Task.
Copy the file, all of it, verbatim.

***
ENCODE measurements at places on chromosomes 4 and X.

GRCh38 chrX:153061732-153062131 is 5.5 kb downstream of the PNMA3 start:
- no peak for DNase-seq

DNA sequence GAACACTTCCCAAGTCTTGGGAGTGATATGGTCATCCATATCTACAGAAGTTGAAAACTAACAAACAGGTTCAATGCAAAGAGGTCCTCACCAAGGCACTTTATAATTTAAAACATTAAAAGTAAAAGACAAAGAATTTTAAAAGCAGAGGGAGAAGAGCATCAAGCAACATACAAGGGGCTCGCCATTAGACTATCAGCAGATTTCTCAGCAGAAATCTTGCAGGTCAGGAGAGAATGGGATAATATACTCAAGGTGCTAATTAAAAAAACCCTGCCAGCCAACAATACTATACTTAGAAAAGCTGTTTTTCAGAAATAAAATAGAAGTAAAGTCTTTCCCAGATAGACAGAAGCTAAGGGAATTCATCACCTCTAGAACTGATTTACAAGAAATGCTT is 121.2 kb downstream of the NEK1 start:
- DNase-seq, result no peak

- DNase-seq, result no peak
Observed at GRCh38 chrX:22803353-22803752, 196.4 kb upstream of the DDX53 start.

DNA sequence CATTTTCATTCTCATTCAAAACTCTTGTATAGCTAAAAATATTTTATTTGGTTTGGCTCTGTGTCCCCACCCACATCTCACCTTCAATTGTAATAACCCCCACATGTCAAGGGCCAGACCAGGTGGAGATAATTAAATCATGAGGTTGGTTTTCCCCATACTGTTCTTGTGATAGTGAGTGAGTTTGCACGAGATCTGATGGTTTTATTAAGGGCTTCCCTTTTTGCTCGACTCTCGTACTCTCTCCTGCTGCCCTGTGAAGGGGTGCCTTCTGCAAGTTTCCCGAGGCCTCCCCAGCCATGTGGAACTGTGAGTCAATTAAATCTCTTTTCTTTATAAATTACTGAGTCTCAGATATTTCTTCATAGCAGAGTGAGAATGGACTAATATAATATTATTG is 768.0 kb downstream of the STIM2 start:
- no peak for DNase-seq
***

ENCODE measurements at places on chromosomes 4 and X.

GRCh38 chrX:153061732-153062131 is 5.5 kb downstream of the PNMA3 start:
- no peak for DNase-seq

DNA sequence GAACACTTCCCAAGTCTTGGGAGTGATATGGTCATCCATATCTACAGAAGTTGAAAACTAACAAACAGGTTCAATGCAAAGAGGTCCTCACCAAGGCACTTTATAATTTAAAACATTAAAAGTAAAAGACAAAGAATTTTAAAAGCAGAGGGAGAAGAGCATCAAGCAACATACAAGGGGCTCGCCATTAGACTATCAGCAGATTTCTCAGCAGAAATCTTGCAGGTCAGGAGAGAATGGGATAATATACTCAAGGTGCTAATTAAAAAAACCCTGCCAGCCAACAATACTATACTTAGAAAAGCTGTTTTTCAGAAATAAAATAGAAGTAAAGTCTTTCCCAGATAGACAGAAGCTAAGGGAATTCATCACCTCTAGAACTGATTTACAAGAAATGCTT is 121.2 kb downstream of the NEK1 start:
- DNase-seq, result no peak

- DNase-seq, result no peak
Observed at GRCh38 chrX:22803353-22803752, 196.4 kb upstream of the DDX53 start.

DNA sequence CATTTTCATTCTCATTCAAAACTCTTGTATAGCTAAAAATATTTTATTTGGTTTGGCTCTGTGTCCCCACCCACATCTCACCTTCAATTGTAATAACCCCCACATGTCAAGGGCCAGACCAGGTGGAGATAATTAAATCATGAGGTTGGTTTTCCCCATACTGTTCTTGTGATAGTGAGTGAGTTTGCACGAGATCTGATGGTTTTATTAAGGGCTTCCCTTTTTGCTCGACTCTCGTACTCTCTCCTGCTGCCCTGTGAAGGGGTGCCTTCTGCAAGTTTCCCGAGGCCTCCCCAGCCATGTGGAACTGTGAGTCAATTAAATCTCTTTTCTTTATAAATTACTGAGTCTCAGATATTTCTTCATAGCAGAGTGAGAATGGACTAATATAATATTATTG is 768.0 kb downstream of the STIM2 start:
- no peak for DNase-seq